Of all the members of GDB, I’m probably the least experienced writer of fiction (although some of the reports I wrote while in Government service would probably strike the average reader as at least a bit fanciful). So, while I’m getting the hang of this writing / editing / publishing thing, for my first post I’ll just list a few of the personal quirks that guide me toward one book and away from others. If you want your manuscript to stand out, at least while I’m reviewing it, please consider the following ideas, arranged by genre.
We’ve got child detectives, female detectives, gay detectives, alien detectives, vampire detectives, detectives in wheelchairs, ghost detectives, and even retro trenchcoat-and-fedora detectives. New types of crimefighters are getting old; what I’d like to see are some new types of CRIMES.
While we’re on this topic, see Father Knox’s Decalogue for the old-school perspective on detective stories. And if you’re feeling all righteously outraged about Rule #5, it means you didn’t comprehend it. Go back and read it again.
Good lovers begin as adversaries. GREAT lovers stay that way. Plot accordingly. Eternal bliss gets boring after a while.
I’m not sure what “gothic” even means. Every “gothic” story I’ve ever read has been just a standard horror story with lots of wrought iron fences and decaying cypress swamps. Be sure you know what’s “gothic” about your story: the setting, the characters, the events, the audience, or you?
Flannery O’Connor is your guide here, not William Faulkner.
I’ve heard terror defined as “the fear that something awful may happen,” and horror as “the realization that it has.” It can’t be all mood and atmosphere; eventually the Big Bad has to show up and start monsterin’. Pro Tip: unless it’s fiendishly smart, any Big Bad that can be killed with a gun isn’t all that scary (I’m looking at you, zombies).
Every boy knows that watching a woman removing her clothes is sexy. What men know is that watching the same woman put her clothes back on is ten times sexier. When you understand why, you’ll be ready to write erotica that appeals to men. (Except the fetishy stuff; the fetishy stuff is all about the visuals.)
One of my English professors said that a good framework for an SF tale is one in which everything is the same as it is now, except for one thing which is noticeably different. The rest of the story evolves naturally from that one difference. This is a good place to start: “How would people behave if _____ were true?”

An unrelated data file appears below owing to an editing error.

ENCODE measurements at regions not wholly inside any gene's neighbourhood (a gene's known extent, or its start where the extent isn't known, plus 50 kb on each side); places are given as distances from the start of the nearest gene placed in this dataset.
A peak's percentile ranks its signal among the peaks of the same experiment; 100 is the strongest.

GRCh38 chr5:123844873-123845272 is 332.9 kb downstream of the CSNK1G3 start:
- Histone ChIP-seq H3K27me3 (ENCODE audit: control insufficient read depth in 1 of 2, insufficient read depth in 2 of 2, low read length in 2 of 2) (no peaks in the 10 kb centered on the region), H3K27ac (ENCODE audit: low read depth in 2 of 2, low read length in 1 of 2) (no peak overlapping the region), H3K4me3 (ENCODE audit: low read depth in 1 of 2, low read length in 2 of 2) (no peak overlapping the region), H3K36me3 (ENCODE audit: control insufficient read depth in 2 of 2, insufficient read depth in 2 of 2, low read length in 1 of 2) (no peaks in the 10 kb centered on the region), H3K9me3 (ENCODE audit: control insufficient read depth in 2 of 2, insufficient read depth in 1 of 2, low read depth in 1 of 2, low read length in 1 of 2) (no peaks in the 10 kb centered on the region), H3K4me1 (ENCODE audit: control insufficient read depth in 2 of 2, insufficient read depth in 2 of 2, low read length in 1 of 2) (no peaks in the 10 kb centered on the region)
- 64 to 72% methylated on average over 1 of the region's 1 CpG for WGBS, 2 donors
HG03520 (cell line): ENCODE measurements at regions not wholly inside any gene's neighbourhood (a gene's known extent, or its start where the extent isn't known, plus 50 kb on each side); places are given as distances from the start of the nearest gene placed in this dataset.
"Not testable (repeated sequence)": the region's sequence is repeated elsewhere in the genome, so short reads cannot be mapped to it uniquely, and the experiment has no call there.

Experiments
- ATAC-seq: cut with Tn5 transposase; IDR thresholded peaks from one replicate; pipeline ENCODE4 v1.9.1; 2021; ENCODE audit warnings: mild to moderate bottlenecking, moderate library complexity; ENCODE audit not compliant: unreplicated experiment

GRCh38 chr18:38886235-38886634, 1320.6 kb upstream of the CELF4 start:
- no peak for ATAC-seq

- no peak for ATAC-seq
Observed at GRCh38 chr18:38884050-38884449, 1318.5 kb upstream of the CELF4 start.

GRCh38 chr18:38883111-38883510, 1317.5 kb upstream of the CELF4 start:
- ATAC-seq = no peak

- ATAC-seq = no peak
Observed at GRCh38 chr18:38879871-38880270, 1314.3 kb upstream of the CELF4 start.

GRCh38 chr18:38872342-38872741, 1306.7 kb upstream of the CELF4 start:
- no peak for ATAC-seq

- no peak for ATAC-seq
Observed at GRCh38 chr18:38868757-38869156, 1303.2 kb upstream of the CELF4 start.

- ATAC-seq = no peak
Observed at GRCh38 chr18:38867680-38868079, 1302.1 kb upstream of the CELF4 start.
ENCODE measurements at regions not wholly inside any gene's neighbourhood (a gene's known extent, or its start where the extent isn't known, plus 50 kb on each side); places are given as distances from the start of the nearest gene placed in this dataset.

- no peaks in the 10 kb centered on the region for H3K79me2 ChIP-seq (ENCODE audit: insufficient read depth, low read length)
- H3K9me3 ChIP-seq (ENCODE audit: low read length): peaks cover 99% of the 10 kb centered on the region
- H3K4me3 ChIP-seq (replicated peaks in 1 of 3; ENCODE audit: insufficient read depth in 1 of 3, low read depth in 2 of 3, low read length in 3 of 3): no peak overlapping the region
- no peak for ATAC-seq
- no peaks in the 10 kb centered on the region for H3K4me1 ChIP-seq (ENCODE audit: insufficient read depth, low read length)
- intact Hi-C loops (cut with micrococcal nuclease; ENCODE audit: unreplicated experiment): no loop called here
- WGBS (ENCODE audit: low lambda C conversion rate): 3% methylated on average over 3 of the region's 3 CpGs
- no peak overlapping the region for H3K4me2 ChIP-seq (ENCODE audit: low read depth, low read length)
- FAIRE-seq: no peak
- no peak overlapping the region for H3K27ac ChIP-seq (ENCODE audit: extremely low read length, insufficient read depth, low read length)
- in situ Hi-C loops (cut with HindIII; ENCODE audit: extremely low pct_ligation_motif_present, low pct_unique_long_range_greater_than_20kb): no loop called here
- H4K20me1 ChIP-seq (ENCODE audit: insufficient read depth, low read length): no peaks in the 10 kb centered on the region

If I have to read one more 1500-page epic trilogy about a brave-but-flawed young adventuress who teams up with a colorful bunch of rogues to win back her stolen throne, I just might have to rethink this whole First Amendment thing. If your big idea has a hand-drawn map and intricate genealogy chart in the front, test the waters with a few short stories first. (Yes, I have heard of George R.R. Martin.)
A NOTE ON SF vs FANTASY
There’s been a lot of disagreement over what makes a story SF or fantasy. The lazy argument is that SF has ray guns and aliens and physics, while fantasy has swords and elves and magic. I prefer David Brin’s perspective: in SF the protagonists are trying to change things, while in fantasy they’re trying to keep things the same or change them back to something earlier. What are YOUR characters doing?
Sometime in the 90’s, “urban” came to be defined as “for black people.” I prefer a different interpretation: an “urban” story is one in which the setting is so well-developed, the city literally becomes an essential character. How would New York deal with this problem? Los Angeles? Prague? Milan? Liverpool?
In the most effective Westerns, the hero’s deadliest enemy is the landscape itself; all the six-shooters are an afterthought. This is why Westerns can be set in the Old West, under water, the future or outer space. If the outdoors will kill you faster and deader than the bad guys, you might be in a Western.
A good YA tale knows what its readers fear and desire most, and pushes its thumb firmly into those pressure points. Remember that what moves the youngsters is often way different from what moves you. Listen to what they say when they don’t know you’re listening.
More as I think of it. Meanwhile, keep those stories in line, and slide a few of them our way!